Mass Teddy’s son, Cecil and two of his nephews, Valdie and Rennie had emigrated to England. The story of what would prove to be an eventful year, now continues….
Mass Teddy, whose occupation was now listed as a cultivator, had not become the millionaire that he had hoped and hadn’t seen the 1751 will that his son Cecil had managed to track down in the United Kingdom.
He still had his youngest son, Leslie and daughter in law Phyllis, living with him at the Great House. He also had nephews and nieces at Southfield spread out around him. Even at the old age of 76, his hard-drinking hadn’t subsided, he was still a ‘rum man’
In January 1956, Mass Teddy didn’t feel well. he had developed what appeared to be a heavy cold which could not be shaken off. He went to bed aided by an unusual concoction of Rum and Salt!
At his Great House, during the night of the 20th January 1956, Mass Teddy could be heard from his room, groaning in bed. His life came suddenly and abruptly to it’s end as he died in the arms of his son’s wife, Phyllis Hodgson. He had suffered an aneurysm of the aorta, a severe haemorrhage of the heart.
He was heard groaning in bed through the night. Telephone Conversation 3rd September 2003, with Ciseline Powell née Hodgson, grand-daughter of Mass Teddy.
Was the cause of his death attributed to his lifelong hard-drinking, or was it a natural death?
I have searched for many years, looking to find a newspaper notification of his death, but no such report of an obituary can be found. It seems to appear that none was written?
Cecil was in England, Mae, Maurice, Linton and Hortense were all in America, so missed their father’s funeral. Mass Teddy was laid to rest on his private lands at the Hodgson Family Burial Ground, Southfield Pen, beside his late wife Mabel who had predeceased him eleven years earlier.
With both his mother, Mabel and father Mass Teddy, now deceased, the youngest son, Leslie Hodgson – who had neglected to move to America in 1945 – became a ‘Jamaican Gentleman’ when he took over the ownership of his father’s estate and belongings, which included the Great House, Southfield Pen and all the animals that his late father had owned at the time of his death. Leslie would go on to own the estate for the next 40 years.
We now skip across to England….
Valdie and his brother Rennie, were still in lodging’s at Langley with their Uncle Cecil and were both well settled workers at Tube Products, Oldbury. My dad’s occupation there was a Tube worker, where he worked amongst the crane hoists as a slinger, in the slinging section of the factory.
Sometime during the period of January – March 1956, dad’s brother, Valdie became the first ‘Southfield Hodgson’ ever to marry in the United Kingdom, when he married his Jamaican partner, Rhema Clarke at Oldbury Town Hall, Register Office.
In the same department where my dad worked at Tube Products was a fellow Jamaican man, older than him, who one day overheard the name ‘Hodgson’ mentioned. He asked my dad “You are not by any chance related to one Mr Cecil Hodgson?” “Yes, I am his nephew” came dad’s reply “He is a perfect gentleman. If you are half the person of him, then you are welcome in my family.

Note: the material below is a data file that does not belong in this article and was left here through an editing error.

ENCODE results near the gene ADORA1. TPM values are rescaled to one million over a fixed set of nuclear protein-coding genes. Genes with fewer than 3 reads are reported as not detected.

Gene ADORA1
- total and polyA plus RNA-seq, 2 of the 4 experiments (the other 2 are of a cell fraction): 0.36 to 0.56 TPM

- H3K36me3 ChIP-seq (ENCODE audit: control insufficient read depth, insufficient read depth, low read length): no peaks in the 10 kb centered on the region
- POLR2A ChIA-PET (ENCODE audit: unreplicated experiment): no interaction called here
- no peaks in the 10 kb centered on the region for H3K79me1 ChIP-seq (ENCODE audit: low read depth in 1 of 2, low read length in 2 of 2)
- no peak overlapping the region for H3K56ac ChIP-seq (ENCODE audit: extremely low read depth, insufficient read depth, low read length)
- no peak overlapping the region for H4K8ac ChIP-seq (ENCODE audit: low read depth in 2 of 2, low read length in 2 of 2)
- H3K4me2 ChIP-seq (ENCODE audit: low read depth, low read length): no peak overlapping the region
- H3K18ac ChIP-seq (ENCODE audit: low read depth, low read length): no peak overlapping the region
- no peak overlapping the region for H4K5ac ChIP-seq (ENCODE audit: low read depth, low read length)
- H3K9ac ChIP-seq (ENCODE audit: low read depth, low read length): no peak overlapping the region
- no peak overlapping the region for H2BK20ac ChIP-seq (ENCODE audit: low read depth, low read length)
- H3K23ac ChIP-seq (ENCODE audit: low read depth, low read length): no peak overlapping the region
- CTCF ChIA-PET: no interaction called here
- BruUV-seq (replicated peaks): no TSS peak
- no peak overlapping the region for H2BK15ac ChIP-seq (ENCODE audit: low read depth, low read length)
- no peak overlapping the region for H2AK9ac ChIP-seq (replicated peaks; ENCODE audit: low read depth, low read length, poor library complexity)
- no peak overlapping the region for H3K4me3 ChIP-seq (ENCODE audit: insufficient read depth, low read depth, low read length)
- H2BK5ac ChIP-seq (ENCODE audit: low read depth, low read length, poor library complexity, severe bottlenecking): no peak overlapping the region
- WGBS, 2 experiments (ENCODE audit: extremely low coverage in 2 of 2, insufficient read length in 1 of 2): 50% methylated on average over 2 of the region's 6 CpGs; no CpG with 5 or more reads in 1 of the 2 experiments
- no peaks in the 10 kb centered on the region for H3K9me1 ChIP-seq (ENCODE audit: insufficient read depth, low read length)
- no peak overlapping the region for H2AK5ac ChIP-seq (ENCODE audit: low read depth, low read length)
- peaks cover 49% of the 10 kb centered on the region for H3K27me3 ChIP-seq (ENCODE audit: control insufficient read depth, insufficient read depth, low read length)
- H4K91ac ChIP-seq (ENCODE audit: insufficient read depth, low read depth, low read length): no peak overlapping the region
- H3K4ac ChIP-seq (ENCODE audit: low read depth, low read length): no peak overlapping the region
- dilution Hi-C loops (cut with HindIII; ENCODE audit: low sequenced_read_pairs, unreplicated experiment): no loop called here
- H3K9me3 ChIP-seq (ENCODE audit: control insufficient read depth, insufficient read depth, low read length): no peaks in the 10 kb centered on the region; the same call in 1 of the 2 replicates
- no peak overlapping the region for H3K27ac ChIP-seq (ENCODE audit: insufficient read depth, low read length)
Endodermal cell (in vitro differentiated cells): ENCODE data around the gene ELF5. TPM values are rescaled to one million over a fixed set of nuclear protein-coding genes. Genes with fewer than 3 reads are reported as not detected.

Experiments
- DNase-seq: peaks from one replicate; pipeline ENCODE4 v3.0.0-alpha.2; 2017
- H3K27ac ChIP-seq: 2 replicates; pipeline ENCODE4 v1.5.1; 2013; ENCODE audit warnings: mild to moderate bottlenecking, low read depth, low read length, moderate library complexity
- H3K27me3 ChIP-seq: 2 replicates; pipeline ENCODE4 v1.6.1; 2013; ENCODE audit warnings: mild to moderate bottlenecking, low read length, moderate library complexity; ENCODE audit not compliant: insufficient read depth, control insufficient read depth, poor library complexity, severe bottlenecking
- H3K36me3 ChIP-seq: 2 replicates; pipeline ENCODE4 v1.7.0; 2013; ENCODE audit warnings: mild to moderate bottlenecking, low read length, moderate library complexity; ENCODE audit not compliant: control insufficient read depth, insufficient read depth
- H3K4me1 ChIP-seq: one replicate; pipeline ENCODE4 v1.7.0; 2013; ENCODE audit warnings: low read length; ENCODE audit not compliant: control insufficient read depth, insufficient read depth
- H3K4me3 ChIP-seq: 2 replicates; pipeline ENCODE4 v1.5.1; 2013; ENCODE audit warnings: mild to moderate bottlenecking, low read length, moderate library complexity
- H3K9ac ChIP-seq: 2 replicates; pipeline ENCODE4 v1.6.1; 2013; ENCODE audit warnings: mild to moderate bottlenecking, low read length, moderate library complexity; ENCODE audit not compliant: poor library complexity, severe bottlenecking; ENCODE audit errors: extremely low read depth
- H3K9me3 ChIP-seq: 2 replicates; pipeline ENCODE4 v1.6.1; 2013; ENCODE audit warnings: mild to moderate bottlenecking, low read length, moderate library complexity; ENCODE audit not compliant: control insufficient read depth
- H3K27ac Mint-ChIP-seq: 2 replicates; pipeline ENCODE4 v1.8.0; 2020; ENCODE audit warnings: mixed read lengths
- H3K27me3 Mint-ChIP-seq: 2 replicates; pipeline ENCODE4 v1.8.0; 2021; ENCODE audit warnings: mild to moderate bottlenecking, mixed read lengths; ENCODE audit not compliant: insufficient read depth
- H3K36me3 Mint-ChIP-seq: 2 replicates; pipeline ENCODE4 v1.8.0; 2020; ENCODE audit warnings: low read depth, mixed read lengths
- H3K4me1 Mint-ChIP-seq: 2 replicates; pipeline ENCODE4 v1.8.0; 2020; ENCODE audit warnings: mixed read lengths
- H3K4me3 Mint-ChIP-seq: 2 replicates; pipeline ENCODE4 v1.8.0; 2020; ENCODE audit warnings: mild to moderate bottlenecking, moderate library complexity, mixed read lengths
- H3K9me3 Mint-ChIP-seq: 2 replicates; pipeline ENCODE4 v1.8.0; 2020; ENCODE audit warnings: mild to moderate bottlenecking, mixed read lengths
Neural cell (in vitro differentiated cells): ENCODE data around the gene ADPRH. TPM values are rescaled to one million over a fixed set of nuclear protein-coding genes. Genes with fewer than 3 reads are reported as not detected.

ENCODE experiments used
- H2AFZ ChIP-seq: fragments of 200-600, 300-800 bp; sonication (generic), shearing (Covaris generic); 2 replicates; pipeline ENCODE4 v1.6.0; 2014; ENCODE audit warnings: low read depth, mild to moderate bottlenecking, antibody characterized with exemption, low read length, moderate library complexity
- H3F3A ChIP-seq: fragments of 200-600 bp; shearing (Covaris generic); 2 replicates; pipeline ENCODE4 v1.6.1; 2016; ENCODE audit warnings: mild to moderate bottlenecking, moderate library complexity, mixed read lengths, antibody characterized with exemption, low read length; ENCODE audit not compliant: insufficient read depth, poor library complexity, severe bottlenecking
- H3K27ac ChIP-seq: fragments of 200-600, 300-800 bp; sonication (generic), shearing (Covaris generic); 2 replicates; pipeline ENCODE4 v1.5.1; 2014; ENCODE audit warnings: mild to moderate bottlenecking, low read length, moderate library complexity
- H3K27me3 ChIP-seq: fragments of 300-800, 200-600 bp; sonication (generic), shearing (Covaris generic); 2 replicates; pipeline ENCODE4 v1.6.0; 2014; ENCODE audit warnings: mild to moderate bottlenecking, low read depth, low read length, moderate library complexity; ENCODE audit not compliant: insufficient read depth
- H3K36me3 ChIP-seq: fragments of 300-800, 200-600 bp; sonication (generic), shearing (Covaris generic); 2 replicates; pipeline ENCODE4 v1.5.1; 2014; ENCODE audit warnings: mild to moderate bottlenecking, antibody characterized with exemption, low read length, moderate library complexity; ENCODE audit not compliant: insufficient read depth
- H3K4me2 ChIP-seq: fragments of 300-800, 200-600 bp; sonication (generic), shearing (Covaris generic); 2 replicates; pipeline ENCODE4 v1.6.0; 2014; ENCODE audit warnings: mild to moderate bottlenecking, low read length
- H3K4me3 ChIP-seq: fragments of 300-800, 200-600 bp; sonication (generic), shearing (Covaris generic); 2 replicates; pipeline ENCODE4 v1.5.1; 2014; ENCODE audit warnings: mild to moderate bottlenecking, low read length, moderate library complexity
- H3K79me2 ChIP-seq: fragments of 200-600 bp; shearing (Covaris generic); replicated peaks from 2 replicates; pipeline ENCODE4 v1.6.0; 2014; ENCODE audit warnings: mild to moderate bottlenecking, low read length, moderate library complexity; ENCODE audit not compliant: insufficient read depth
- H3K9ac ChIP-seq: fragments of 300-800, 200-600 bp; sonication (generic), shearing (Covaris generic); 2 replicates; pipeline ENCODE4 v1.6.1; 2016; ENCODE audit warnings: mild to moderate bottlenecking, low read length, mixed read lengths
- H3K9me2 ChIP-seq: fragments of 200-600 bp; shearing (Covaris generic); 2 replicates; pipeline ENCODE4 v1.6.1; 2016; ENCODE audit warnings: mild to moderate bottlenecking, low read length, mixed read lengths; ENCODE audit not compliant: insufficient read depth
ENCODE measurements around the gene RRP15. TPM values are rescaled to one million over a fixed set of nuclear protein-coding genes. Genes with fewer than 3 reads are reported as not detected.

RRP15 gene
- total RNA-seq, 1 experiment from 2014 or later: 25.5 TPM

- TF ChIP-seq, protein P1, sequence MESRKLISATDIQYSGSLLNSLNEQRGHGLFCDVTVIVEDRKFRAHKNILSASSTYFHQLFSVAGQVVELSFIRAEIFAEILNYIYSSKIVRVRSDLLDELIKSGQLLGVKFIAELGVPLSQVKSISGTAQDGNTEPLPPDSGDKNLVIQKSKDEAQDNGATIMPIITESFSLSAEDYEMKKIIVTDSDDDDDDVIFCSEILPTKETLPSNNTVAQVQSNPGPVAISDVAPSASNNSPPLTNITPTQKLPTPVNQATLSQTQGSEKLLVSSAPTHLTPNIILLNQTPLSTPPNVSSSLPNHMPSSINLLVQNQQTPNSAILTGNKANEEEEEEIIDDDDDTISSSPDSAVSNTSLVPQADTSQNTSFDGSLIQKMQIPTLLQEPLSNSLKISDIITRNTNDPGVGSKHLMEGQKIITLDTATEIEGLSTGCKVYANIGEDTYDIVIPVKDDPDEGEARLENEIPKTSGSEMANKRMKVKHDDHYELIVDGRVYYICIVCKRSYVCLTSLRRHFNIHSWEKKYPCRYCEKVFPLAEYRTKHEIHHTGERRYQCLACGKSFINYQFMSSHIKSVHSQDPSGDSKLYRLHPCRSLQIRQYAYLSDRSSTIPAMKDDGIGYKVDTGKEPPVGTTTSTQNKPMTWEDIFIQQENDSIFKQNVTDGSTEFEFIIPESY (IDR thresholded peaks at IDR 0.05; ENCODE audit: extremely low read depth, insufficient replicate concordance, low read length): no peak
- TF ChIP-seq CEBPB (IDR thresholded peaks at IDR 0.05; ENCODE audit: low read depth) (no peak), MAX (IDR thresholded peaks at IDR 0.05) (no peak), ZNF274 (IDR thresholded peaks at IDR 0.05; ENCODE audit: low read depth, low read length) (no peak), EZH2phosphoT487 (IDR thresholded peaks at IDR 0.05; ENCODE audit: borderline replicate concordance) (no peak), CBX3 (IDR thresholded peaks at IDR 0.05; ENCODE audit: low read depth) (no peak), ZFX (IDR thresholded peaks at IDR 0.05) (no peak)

The man, who lived in West Bromwich, near the town centre, told my dad with tongue in cheek “I have about 100 nieces. You can pick and choose from them” This man was none other than, Everett Ebanks, the friend who had sailed to England with Cecil Hodgson onboard the Georgic in 1951. Everett and Cecil had also lodged together a few years earlier at Rotton Park Road, Edgbaston.
At West Bromwich, Everett had Jamaican relatives, including nieces living with him. About a week after dad had been invited to his home, he took up Everett’s offer and travelled about two miles by bus from Langley to West Bromwich. There, my dad came into contact with the Ebanks family at Everett’s home, 36 Beeches Road.
Many young Jamaican immigrant’s, new into England, looked to settle down quite quickly. At the beginning of 1956, dad soon began courting a member of the Ebanks family. In fact, a marriage was being planned for the August but the relationship broke down.
Now a single man again, towards the end of March 1956, dad was invited to the wedding of Glenford Ebanks and Margaret Ivorine Trenchfield, who were formerly of Flagaman, Saint Elizabeth (near Southfield.) They too, also worked at Tube Products. Glen was a relative of Everett Ebanks.
By the time of their wedding in the March 1956, my mother, Ivorine Colberta Ebanks had just arrived in the UK from Jamaica. She was a relative of both Glen Ebanks and his new wife, Margaret Trenchfield. Mom came from the same district, Flagaman in Jamaica.
Mom & Dad
After the wedding ceremony was over, everyone went back to Everitt’s house in West Bromwich for the after wedding party reception. This was when mom and dad first met, March 1956.
My dad spoke about when he first saw mom “Many of the Ebanks family, who were new to the country, were mad on reading a comic called the Beano. “They were all reading it in the house” “When I first spoke to your mom, she was in a two-piece dress and was reading the Beano and threw it at me” I said to her “You carry on, I will marry you one day” “Not over my dead body” came mom’s reply!
Arranged A Date
About one week after Glen Ebank’s and Margaret Trenchfield’s marriage, my dad appeared as a best man to a friend’s wedding. The after party was held at Bagnall Street West Bromwich, an adjoining street next to Everett’s.
At some time through the day, dad left the house and walked down the street. As he walked, my mom noticed him and peered at him through the window “What a smart walk” she commented to someone. Dad told me “I captured her that night”
Later on that night, he went back to the party. Mom was there and said to him “That walk, I really fancied you from that walk” “We then arranged a date at the pictures, the King’s Cinema, Paradise Street, West Bromwich” he said. They would marry the following year.